Eighteen: Time to Talk
"Hey, Stupid Girl, you're back! You want to hear the latest word on the street?"
"Why yes, I do, Loathsome Bigot Woman. Tell me all."
"That's a nasty crack, what's it supposed to mean?"
"It means you're loathsome, and a bigot." Roj didn't feel that this interchange was going to be very fruitful, but if her guardian angel thought that she and Gerry weren't random acquaintances, then she had to give it a whirl. Even if it meant trying to explain to a numbskull why she was a bigot, even if it meant having to hear why she herself was stupid.
"I don't know what you're talking about," snapped the ghost, her underbite as pronounced in spectral terms as it must have been in flesh. "Do you want to hear what I've found out, or not?"
"Please tell me," Roj said, trying to be patient. Probably Gerry had heard that Garrison and his money-chick had been arrested.
"That policeman, Garrison, was arrested up in Lodi today!"
Roj refrained from one-upping by saying that she was there and saw it all.
"And our nigger buddy, Max Duchamps, is mad as hell's minions over it."
"Gerry, that's not surprising -- he won't want attention drawn to his operations, but will you please stop calling him a 'nigger'? Every time I hear that word it's like a knife is stabbed into my soul."
Roj had to stop and think about her question. "Because when you say a mean word about people just because of who they are, it hurts everyone."
"He's an evil man. You mean I shouldn't say he's evil?"
"No, no, it's not that, I know he's horribly evil -- Gerry, he shot me in the head! But you can call him evil without using the word 'nigger.' That's a word that is so hateful to all people that it hurts everyone, not just him."
"I don't want to hurt you, even if you are stupid."
"Thanks. Call him 'evil' -- that describes him best, doesn't it? His skin color has nothing to do with his morals, and so that old epithet 'nigger' is just a reminder of how ignorant people were about other human beings."
"It's what I was taught to call 'em. You saying my mother and father were wrong?"
It was one of those arguments you knew you couldn't win. If you said the mother and father were wrong, then you had suddenly been blazoned with a badge designating you the enemy. Roj felt weary, and wanted to go find Matt again and cuddle against him, or go back to the stars, but not to continue talking to this knot-headed ghost. "Yes, if they called people of color 'niggers,' then they were wrong."
The specter sputtered and thrashed around in consternation. "How do you know you're right?" she demanded in anger.
Roj thought about the first black person she had ever encountered, in a drugstore in North Dakota. A hellish snowstorm had been raging, and her mother had been sick with the flu. Her father had sent her to get some Nyquil-ish kind of medicine to alleviate her mother's heavy cough and inability to sleep. The drugstore had been sparsely staffed, and the cashier inundated by people wanting to check out in a hurry. Her skin had been darker than the leather of Roj's gloves, and she'd kept her eyes down on the register as she punched in the numbers on the tags of customers' purchases.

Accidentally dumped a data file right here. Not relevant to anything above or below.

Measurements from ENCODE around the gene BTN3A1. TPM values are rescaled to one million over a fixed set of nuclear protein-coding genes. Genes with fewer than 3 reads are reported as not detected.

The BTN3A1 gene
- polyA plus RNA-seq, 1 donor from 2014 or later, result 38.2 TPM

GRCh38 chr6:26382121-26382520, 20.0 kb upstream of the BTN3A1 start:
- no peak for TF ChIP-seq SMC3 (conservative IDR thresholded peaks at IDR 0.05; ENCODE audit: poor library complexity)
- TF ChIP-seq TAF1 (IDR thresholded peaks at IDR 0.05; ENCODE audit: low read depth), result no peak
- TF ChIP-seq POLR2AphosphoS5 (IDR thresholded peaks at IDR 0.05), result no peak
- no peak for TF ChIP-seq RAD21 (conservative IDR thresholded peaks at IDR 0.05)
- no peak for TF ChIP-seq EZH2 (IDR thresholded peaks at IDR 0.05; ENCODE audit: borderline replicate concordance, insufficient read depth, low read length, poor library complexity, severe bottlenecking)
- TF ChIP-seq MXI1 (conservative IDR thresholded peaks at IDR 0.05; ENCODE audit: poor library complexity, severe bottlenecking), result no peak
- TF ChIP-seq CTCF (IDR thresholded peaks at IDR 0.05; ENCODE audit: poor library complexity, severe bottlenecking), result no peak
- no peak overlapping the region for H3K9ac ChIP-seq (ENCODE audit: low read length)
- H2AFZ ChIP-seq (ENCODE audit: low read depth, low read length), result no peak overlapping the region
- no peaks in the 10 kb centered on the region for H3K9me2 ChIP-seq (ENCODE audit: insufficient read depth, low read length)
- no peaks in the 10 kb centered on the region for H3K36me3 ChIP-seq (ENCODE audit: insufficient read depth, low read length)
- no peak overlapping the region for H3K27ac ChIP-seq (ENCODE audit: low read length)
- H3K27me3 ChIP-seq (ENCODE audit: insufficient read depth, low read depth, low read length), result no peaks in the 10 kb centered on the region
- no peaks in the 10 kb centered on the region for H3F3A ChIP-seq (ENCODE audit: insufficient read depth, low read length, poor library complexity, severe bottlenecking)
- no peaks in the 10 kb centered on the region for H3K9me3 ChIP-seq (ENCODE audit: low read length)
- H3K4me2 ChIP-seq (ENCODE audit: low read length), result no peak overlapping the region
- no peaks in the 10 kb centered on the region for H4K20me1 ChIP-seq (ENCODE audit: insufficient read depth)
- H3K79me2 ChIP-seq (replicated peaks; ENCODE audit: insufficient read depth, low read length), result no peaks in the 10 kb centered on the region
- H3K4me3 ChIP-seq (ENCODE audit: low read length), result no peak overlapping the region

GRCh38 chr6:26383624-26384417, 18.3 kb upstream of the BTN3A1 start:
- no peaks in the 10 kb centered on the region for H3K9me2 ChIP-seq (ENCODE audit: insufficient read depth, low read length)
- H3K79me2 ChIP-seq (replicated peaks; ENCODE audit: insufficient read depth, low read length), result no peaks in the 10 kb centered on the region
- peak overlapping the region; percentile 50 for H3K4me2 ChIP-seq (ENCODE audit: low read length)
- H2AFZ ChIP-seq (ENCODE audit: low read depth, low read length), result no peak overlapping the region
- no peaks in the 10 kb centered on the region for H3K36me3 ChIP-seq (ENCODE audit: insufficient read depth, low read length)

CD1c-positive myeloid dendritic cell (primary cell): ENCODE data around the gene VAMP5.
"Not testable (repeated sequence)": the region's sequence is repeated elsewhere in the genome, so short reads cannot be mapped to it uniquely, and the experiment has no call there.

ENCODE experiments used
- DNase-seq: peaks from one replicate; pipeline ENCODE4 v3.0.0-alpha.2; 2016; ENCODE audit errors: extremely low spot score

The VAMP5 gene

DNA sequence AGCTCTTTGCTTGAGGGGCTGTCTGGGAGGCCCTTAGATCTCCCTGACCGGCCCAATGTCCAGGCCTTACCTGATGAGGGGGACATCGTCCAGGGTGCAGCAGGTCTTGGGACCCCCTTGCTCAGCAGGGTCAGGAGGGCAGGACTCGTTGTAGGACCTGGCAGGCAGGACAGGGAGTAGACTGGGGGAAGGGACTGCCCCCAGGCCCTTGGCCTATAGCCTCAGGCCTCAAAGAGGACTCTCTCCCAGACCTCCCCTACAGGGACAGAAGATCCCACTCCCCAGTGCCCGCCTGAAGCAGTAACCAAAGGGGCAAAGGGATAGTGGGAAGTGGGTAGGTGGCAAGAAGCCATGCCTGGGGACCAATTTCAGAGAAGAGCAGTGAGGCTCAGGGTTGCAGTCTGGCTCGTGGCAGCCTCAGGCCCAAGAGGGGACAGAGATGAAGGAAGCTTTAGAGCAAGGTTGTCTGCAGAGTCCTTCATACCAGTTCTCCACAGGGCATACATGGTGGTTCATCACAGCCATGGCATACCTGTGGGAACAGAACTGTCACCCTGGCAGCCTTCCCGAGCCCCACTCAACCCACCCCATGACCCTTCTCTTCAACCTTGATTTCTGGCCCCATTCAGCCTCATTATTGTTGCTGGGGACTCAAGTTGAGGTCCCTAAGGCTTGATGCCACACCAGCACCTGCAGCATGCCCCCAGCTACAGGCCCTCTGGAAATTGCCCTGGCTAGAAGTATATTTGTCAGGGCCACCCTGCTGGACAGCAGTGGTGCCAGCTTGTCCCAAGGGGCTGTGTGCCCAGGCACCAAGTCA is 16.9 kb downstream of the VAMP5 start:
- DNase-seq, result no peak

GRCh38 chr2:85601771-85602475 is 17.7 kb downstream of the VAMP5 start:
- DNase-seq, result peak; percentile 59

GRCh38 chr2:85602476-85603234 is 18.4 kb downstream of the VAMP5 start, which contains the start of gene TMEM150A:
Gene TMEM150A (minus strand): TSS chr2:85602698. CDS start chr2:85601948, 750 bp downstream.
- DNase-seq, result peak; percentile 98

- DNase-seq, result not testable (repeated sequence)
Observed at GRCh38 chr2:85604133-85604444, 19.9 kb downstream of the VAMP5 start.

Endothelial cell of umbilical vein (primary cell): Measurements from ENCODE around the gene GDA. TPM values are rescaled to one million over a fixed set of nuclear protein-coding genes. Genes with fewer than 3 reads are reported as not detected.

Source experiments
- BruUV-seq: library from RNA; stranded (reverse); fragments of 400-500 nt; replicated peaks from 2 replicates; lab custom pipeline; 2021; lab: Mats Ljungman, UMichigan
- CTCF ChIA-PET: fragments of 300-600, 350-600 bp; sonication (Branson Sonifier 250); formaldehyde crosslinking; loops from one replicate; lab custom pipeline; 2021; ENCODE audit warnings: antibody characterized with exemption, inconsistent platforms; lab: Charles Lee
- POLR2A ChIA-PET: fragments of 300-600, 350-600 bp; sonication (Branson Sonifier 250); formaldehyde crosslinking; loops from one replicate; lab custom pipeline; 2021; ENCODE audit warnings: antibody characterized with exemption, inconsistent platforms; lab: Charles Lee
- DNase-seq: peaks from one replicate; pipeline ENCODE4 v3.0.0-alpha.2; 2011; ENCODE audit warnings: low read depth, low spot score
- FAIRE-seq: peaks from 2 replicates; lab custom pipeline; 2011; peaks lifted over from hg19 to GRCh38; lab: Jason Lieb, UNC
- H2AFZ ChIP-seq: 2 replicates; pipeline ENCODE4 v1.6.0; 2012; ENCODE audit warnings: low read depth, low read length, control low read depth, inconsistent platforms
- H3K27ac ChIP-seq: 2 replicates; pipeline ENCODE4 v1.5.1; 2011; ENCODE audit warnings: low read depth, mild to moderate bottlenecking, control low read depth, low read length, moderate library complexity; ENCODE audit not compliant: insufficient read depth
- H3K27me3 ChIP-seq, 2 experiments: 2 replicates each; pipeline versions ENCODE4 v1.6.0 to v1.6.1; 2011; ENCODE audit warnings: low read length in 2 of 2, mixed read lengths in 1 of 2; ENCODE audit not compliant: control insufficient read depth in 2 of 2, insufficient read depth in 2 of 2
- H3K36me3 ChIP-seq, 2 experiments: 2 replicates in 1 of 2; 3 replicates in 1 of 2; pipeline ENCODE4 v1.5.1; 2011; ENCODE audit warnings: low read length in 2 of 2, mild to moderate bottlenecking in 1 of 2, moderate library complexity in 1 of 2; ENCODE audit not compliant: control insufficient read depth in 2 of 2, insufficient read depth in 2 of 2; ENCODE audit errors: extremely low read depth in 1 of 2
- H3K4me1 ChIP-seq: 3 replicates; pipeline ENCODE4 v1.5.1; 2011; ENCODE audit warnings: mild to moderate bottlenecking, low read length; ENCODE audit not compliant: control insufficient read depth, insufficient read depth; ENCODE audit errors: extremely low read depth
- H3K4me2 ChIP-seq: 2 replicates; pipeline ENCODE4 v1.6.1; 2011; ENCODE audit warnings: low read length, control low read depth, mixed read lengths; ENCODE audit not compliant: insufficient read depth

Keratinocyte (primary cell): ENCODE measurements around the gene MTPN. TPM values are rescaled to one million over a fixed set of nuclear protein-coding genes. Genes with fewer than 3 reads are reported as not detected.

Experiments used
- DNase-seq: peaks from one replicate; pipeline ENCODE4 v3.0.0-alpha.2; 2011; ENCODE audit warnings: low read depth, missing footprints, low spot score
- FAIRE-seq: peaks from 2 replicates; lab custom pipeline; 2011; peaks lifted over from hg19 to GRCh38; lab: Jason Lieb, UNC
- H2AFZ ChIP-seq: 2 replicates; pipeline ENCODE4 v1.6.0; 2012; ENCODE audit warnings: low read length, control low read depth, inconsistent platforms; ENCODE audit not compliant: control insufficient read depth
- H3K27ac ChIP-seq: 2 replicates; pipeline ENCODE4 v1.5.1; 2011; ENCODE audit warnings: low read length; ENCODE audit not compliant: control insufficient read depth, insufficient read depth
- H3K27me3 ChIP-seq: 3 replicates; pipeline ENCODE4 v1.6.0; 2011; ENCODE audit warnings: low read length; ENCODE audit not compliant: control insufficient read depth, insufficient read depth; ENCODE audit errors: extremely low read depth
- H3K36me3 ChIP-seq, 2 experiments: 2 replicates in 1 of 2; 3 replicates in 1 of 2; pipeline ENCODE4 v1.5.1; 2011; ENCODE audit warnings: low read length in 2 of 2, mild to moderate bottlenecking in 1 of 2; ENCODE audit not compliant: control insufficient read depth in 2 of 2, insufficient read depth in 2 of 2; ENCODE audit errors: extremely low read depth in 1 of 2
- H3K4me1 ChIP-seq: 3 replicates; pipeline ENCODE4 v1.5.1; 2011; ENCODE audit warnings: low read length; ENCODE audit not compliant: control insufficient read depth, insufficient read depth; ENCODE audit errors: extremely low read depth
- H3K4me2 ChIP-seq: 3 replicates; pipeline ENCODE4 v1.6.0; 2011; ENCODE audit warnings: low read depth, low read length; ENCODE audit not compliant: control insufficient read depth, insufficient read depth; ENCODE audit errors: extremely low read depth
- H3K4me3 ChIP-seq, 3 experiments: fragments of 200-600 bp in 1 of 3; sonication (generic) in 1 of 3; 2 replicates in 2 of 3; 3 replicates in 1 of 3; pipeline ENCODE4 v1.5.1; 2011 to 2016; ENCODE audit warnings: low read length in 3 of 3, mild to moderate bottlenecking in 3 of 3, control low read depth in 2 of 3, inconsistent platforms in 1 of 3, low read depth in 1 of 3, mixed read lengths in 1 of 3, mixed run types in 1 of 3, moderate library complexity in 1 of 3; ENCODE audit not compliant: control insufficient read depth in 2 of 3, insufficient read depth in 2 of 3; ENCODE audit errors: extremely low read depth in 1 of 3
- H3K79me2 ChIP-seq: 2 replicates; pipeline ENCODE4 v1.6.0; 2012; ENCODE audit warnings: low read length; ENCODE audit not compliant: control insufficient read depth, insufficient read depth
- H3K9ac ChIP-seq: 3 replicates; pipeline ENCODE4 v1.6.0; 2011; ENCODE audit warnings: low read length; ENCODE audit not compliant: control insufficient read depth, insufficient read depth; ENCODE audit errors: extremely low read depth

No one had asked her how her day had been, or how she had been feeling. Roj's memory of her was highlighted now, so much she hadn't noticed back then, back when she had been younger and clueless. Look at her, Roj thought, she's like a little black kitten in a herd of white pit bulls. She turned to Gerry, grabbed her arm. "Can you see this?"
Gerry nodded, blinking her spectral eyes rapidly, as though to clear them.
"Then see what I saw," Roj whispered, remembering.
The girl was terrified, because the customers were getting angry at their wait and the lack of service. She was sweating tears all over, of fear for her safety, for her family, and the sure knowledge that someone was going to blame the flurry of checkout customers and her inability to do the jobs of four other employees on her race. Someone was going to say she was a lazy nigger and had no right to be working when some white girl should have had the chance at the job. The stress vibrated off her like popcorn stuttering out of the movie theater popcorn machine, and the smell of her fear was like acid on the air.
She had processed the customers as quickly as she could, slowed by the old ladies who fished interminably through their coin purses for the right change, slowed by the women who argued that the store's coupons should have covered their favorite products and not just what they did cover. Roj, remembering, listened to her saying, "Yes, Ma'am, No it surely doesn't, Ma'am, Yes, Sir, I'm sorry, Sir," and the memory blazed bright at how little the customers cared about her being overworked.
In the line in back of Roj, someone had said, "Well, what do you expect? Damn lazy niggers don't have enough sense to call for extra help."
The man in front of Roj demanded a customer comment card to take with him. "You should be calling for other cashiers," he said in a harsh voice as she handed him his receipt and the card.
"We don't have any others. All called in sick, with this flu going around. The manager's out for his supper break, it's just me and the pharmacist tonight. I'm sorry, Sir, I hope you have a good evening."
"Goddamn niggers," the man said as he went out the front doors. A wisp of spirit followed him, whispering, Those niggers -- there's nothing to them but niggers.
The young woman took Roj's purchase and scanned the UPC code; in her memory Roj could see her pouring agony from her face and hands. Roj paid, accepted her change and her receipt, and went out the door.